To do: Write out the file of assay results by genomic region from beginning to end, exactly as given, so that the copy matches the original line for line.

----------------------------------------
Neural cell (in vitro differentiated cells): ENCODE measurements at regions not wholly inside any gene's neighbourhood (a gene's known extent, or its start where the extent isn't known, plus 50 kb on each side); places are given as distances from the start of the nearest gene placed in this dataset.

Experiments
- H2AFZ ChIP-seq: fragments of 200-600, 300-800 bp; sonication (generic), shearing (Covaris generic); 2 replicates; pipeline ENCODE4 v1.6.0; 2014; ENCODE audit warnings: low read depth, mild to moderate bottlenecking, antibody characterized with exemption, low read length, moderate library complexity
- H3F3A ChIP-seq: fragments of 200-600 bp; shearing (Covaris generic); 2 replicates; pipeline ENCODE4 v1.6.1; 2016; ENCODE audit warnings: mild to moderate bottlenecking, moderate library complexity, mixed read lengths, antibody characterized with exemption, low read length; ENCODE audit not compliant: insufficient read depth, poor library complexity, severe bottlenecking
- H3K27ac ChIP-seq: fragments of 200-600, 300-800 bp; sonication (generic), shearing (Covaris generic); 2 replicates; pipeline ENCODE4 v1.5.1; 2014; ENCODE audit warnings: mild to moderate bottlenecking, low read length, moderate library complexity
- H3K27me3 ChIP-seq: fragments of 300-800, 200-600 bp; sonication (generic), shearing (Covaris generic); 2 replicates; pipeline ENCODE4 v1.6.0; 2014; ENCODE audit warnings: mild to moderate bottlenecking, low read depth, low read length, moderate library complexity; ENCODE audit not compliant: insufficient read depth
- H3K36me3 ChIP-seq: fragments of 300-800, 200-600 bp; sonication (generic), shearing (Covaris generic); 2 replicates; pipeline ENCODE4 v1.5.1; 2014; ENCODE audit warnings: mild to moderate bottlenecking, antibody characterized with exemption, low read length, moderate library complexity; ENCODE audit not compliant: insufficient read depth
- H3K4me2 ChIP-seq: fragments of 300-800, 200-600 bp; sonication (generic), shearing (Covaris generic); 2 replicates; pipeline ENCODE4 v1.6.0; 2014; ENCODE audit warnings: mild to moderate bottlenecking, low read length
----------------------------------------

Neural cell (in vitro differentiated cells): ENCODE measurements at regions not wholly inside any gene's neighbourhood (a gene's known extent, or its start where the extent isn't known, plus 50 kb on each side); places are given as distances from the start of the nearest gene placed in this dataset.

Experiments
- H2AFZ ChIP-seq: fragments of 200-600, 300-800 bp; sonication (generic), shearing (Covaris generic); 2 replicates; pipeline ENCODE4 v1.6.0; 2014; ENCODE audit warnings: low read depth, mild to moderate bottlenecking, antibody characterized with exemption, low read length, moderate library complexity
- H3F3A ChIP-seq: fragments of 200-600 bp; shearing (Covaris generic); 2 replicates; pipeline ENCODE4 v1.6.1; 2016; ENCODE audit warnings: mild to moderate bottlenecking, moderate library complexity, mixed read lengths, antibody characterized with exemption, low read length; ENCODE audit not compliant: insufficient read depth, poor library complexity, severe bottlenecking
- H3K27ac ChIP-seq: fragments of 200-600, 300-800 bp; sonication (generic), shearing (Covaris generic); 2 replicates; pipeline ENCODE4 v1.5.1; 2014; ENCODE audit warnings: mild to moderate bottlenecking, low read length, moderate library complexity
- H3K27me3 ChIP-seq: fragments of 300-800, 200-600 bp; sonication (generic), shearing (Covaris generic); 2 replicates; pipeline ENCODE4 v1.6.0; 2014; ENCODE audit warnings: mild to moderate bottlenecking, low read depth, low read length, moderate library complexity; ENCODE audit not compliant: insufficient read depth
- H3K36me3 ChIP-seq: fragments of 300-800, 200-600 bp; sonication (generic), shearing (Covaris generic); 2 replicates; pipeline ENCODE4 v1.5.1; 2014; ENCODE audit warnings: mild to moderate bottlenecking, antibody characterized with exemption, low read length, moderate library complexity; ENCODE audit not compliant: insufficient read depth
- H3K4me2 ChIP-seq: fragments of 300-800, 200-600 bp; sonication (generic), shearing (Covaris generic); 2 replicates; pipeline ENCODE4 v1.6.0; 2014; ENCODE audit warnings: mild to moderate bottlenecking, low read length